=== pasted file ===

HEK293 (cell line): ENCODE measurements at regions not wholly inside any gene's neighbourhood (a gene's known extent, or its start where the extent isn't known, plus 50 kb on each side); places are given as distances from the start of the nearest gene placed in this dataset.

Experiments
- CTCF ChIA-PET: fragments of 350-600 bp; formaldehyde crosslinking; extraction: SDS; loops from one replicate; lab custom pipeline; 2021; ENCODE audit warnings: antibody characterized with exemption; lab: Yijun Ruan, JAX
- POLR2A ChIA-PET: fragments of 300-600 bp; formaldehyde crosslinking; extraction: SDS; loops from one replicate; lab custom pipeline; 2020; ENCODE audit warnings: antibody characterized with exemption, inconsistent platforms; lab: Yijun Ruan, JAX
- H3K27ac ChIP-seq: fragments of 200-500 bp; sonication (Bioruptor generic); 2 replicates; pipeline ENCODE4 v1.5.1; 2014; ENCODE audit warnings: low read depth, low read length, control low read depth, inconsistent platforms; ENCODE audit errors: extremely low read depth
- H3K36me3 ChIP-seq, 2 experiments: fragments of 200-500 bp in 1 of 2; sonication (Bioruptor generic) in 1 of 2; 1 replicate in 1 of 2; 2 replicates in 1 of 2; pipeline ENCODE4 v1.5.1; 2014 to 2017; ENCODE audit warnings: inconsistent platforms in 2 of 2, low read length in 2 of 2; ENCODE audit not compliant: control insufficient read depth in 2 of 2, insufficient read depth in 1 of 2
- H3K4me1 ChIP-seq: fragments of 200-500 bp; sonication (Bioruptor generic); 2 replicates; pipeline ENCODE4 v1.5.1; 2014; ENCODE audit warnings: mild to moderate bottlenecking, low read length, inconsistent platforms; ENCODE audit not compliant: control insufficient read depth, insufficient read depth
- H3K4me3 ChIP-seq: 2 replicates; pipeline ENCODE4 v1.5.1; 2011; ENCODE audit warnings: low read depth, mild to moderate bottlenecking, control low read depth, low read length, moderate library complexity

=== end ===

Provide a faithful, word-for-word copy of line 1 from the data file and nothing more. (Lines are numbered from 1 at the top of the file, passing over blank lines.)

HEK293 (cell line): ENCODE measurements at regions not wholly inside any gene's neighbourhood (a gene's known extent, or its start where the extent isn't known, plus 50 kb on each side); places are given as distances from the start of the nearest gene placed in this dataset.